Originally published on Fri September 20, 2013 4:38 pm
For those old enough to remember, the government shutdown skirmishing now underway in Washington brings back some not-so-fond memories of late 1995 and early 1996.
That's the last time a divided government, unable to settle its differences before the money from previous years' spending bills ran out, forced dozens of agencies to close. Some 800,000 federal workers were told to stay home and millions of Americans were shut out of everything from their national parks to small-business loans.
Originally published on Tue September 24, 2013 5:58 am
It seems that every time researchers estimate how often a medical mistake contributes to a hospital patient's death, the numbers come out worse.
In 1999, the Institute of Medicine published the famous "To Err Is Human" report, which dropped a bombshell on the medical community by reporting that up to 98,000 people a year die because of mistakes in hospitals. The number was initially disputed, but is now widely accepted by doctors and hospital officials — and quoted ubiquitously in the media.
President Obama took his fiscal fight with congressional Republicans to America's heartland Friday. Speaking at a Ford assembly plant near Kansas City, Mo., Obama warned that the federal government could turn into a "deadbeat" unless Congress passes a stopgap spending bill and agrees to raise the debt limit within the next few weeks.
An official assessment of the damage caused by news leaks about government surveillance programs suggests that terrorist groups are changing their communication methods in response to the disclosures, according to officials at the National Security Agency.
A white supremacist has plans to take over a tiny town in North Dakota and turn it into one for whites only. This weekend, members of one of the nation's largest neo-Nazi organizations will descend upon the town in a step toward making that vision a reality — and several residents are trying to stop them.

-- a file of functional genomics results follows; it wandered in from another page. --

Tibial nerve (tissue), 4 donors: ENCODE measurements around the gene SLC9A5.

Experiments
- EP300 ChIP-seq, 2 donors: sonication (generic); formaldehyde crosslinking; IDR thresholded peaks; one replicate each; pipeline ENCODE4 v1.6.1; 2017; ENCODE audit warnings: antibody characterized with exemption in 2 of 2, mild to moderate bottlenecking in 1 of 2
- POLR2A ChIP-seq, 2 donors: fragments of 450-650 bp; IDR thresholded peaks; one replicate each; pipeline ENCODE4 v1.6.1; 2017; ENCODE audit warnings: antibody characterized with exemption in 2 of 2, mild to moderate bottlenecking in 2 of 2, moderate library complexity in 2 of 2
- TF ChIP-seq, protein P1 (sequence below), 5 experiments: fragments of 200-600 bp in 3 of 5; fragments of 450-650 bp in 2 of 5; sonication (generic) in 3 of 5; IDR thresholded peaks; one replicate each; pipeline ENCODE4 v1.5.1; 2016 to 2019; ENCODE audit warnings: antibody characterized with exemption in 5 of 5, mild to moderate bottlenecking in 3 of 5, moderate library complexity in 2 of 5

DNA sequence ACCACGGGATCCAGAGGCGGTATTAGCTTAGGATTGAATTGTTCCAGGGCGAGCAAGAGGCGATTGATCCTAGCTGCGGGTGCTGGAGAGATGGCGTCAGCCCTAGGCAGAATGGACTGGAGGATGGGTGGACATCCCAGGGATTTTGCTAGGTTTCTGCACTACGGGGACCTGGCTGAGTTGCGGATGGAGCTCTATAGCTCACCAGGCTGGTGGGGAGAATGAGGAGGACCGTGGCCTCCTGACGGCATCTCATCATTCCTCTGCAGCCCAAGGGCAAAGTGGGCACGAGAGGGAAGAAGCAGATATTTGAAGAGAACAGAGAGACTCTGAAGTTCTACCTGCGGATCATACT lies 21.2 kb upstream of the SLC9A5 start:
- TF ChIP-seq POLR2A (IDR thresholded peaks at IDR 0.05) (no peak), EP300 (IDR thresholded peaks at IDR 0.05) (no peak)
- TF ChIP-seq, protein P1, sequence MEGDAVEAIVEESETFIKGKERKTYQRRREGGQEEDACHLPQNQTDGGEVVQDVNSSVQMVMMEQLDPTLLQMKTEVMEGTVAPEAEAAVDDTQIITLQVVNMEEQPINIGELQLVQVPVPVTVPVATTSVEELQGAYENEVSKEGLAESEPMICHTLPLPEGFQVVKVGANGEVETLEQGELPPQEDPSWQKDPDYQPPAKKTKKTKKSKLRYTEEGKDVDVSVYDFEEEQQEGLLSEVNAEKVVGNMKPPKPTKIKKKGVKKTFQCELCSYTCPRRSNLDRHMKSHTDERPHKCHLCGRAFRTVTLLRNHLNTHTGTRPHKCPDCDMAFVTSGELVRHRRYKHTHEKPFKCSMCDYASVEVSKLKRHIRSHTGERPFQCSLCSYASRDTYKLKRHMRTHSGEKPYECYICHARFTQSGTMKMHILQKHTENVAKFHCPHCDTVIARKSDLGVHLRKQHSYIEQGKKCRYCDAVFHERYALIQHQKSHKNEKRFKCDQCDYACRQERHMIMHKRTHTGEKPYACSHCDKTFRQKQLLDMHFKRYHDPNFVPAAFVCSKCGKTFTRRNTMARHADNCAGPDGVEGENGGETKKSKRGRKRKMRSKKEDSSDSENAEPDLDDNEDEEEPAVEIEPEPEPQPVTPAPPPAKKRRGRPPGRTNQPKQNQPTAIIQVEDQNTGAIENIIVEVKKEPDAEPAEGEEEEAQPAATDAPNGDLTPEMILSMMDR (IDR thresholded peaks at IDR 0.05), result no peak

Brazil is known for its music and distinctive dances, not necessarily for its paintings or photography. But that is changing. Not only are Brazilian artists now getting big play in major museums around the world, but something new is happening inside Brazil: There's a burgeoning appetite for art.
When somebody enters a 12-step program to deal with addiction, it's meant to be an all-encompassing, life-changing process — and one we don't always hear about.
But in Stuart Blumberg's romantic comedy Thanks for Sharing, which hits theaters this weekend, the 12-step program is front and center. In this case it's for people struggling day to day with sex addiction, forging bonds with their fellow addicts and sponsors.
Super-typhoon Usagi — the equivalent of a Category 5 hurricane with sustained winds of 150 mph — is expected to skirt the Philippines and Taiwan before slamming into the Chinese coast near Hong Kong over the weekend.
The storm is forecast to skirt the coast of Luzon in the northern Philippines on Friday and brush the southern tip of Taiwan on Saturday. Although it is expected to be downgraded in strength by the time it hits Hong Kong on Sunday evening, Typhoon Usagi could still do considerable damage.
Originally published on Thu September 26, 2013 8:46 am
Singer-songwriter Jack Johnson recently released his sixth album of breezy, easygoing songs: From Here to Now to You finds him returning to more acoustic arrangements after 2010's To the Sea, which featured more instrumental variations, including electric guitars.
In this World Cafe session, Johnson credits much of his success to his wife, and dedicates a couple of songs to their relationship. The singer also discusses his Hawaiian home and the influence of the indigenous slack-key guitar culture on his style.